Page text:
- The city was the Seljuk capital (Sultanate of Rum) towards the end of the 11th century and became later the capital of the Ottoman province of Karaman Eyalet
- Antalya is located on Anatolia's southwest coast, known as the Turkish Riviera. Antalya province is the center of Turkey's tourism industry and one of the Mediterranean's leading tourism destinations
Kayseri is an industrialized city in Central Anatolia, and the trailhead for the tourist attractions in Cappadocia.
Turchia Turchia

Pamukkale landscapes and an ancient city in Cappadocia


About Turkmenistan
- Map is showing Turkmenistan, a republic in central Asia that became independent in 1991 following the collapse of the Soviet Union.
- The country lies east of the Caspian Sea, south of Kazakhstan and Uzbekistan, and north of Iran and Afghanistan.
- The Turkmen-Khorasan Mountain Range (Kopet Dag) in south west separates the country from Iran.
- Highest mountain is Aýrybaba with 3, 138 m (10,295 ft), situated in the Köýtendag Range along the border with Uzbekistan.
- Turkmenistan's landscape is dominated by the Turan Depression, a low-lying desert basin, and the Karakum Desert which covers 75% of the country’s area of 488,100 km².
- Compared the country is somewhat smaller than Spain, or slightly larger than the US state of California.
- Turkmenistan is sparsely populated, with a population of just 5.4 million people. Capital and largest city is Ashgabat (Aşgabat).
- Ethnic groups are Turkmen (85%) Uzbek (5%) and Russian (4%).
- Spoken languages are Turkmen (official) and Russian (as an inter-ethnic language).
- Main religions are Muslim 84%, Eastern Orthodox 17%.

Turkmenistan, the lost city of Merv


About Uzbekistan
- Map is showing Uzbekistan, a landlocked republic in Central Asia that lies south and southeast of the Aral Sea, south of Kazakhstan, north of Turkmenistan and Afghanistan, Tajikistan is bordering in south east, Kyrgyzstan in east.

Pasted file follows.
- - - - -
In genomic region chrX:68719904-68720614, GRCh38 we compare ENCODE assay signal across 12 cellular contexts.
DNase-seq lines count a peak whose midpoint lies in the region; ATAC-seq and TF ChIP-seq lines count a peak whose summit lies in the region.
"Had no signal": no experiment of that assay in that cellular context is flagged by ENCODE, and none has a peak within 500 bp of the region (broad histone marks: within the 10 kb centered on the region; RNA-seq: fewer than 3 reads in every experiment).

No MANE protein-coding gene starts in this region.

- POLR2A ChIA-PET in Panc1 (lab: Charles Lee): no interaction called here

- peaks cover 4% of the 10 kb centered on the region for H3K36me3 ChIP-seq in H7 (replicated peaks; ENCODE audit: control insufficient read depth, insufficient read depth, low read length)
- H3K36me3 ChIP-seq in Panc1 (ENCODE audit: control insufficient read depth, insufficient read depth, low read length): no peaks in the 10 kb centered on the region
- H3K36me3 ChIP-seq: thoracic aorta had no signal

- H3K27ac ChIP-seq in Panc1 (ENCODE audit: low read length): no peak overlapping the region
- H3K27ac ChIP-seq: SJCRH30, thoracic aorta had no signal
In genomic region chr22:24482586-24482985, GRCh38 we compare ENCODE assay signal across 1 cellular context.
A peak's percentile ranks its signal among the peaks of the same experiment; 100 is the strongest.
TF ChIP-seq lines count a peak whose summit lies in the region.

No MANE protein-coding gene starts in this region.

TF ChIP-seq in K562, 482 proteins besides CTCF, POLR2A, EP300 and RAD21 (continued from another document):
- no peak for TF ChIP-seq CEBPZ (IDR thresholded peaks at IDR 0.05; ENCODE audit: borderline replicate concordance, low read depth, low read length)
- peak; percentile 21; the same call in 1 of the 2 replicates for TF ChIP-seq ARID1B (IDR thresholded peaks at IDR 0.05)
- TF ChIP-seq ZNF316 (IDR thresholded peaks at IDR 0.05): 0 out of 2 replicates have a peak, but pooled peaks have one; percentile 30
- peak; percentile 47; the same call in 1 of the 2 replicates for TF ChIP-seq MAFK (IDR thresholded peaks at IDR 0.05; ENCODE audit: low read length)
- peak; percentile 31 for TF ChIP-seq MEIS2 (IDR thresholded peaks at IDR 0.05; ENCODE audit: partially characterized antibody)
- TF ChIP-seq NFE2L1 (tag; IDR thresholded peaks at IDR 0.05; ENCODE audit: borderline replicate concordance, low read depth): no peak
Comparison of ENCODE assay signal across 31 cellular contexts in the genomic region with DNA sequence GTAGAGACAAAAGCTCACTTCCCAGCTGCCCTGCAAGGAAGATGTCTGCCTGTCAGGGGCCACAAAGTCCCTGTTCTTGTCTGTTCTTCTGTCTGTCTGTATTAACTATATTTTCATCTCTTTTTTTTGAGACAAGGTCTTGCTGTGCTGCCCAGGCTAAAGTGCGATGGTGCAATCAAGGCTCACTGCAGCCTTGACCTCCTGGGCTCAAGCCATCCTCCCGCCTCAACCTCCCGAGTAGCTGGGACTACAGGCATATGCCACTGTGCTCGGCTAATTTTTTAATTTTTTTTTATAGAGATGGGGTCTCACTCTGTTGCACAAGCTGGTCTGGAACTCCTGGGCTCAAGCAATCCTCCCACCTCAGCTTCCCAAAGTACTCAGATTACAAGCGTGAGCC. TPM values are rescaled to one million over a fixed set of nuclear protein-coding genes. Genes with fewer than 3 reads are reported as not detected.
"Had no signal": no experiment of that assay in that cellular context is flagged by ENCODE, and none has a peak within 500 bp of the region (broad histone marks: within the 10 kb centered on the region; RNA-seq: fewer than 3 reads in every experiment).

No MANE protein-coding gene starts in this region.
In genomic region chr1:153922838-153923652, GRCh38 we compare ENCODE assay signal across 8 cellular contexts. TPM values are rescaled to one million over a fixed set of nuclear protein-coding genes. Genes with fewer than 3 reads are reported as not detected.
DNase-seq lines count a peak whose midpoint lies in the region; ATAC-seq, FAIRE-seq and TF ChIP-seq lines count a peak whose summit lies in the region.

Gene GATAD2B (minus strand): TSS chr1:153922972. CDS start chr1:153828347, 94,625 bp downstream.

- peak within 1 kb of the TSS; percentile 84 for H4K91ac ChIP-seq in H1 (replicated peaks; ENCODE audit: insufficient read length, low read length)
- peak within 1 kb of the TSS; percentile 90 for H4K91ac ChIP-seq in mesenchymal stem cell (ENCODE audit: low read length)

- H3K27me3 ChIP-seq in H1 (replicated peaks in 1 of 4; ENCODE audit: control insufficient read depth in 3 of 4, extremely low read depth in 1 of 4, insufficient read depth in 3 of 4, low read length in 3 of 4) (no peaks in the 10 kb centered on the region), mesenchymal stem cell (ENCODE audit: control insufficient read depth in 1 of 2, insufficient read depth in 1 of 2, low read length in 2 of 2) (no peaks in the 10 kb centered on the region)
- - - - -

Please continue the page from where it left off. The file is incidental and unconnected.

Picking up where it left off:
- The landscape of Uzbekistan is dry with mostly flat-to-rolling sandy desert, inclusive dunes.
- The Kyzyl Kum (Red Sand), a large desert stretches across most of the country.
- Only about 10% of the country's area is intensively cultivated with irrigated land in river valleys and oases.
- Highest point in Uzbekistan is the Khazret Sultan, at 4,643 m (15,233 ft), the mountain is located on the border with Tajikistan, north west of Dushanbe in the southern part of the Gissar Mountain Range.
- Main rivers are Amu Darya, Syr Darya (Sirdaryo), and Zarafshan River.
- With an area of 447,400 km², Uzbekistan is about the size of Sweden, or slightly larger than the U.S. state of California.
- The country has a population of 31 million people (in 2015).
- Capital and largest city is Tashkent (Тошкент).
- Spoken languages are Uzbek and Russian.

Uzbekistan, on the Silk Road


About Vietnam
- The map shows Vietnam, officially the Socialist Republic of Vietnam, a country in Mainland Southeast Asia.
- The nation is situated on the eastern part of the Indochinese Peninsula with a coastline along the South China Sea.
- It borders China in the north, it has a long border with Laos, and it borders Cambodia in the southwest.
- Vietnam shares maritime borders with Indonesia, Malaysia, the Philippines, and Thailand.
- The long stretched country covers an area of 331,689 km², compared it is about half the size of France, or slightly larger than the U.S. state of New Mexico.
- Vietnam has a population of 94 million people (est. 2018), the national capital is Hanoi, the largest city is Ho Chi Minh City (Saigon).
- Spoken language is Vietnamese.
- The main geographic feature in the north of Vietnam is the fertile delta of the Red River, the region where the cities of Hanoi and Hai Phong are situated.
- The coastal area to the east from Hanoi is famous for Halong Bay; the bay features thousands of limestone islands and islets in various shapes and sizes.
- Junk boats bring en masse tourists to the "new Seven Wonders of Nature." However, Ha Long Bay is a UNESCO World Heritage Site.
- To the north of the Red River Delta is the mountainous Northwest region of Vietnam bordering China.
- Lào Cai and Sa Pa are two important towns and popular tourist destinations in the Hoàng Liên Son Mountains.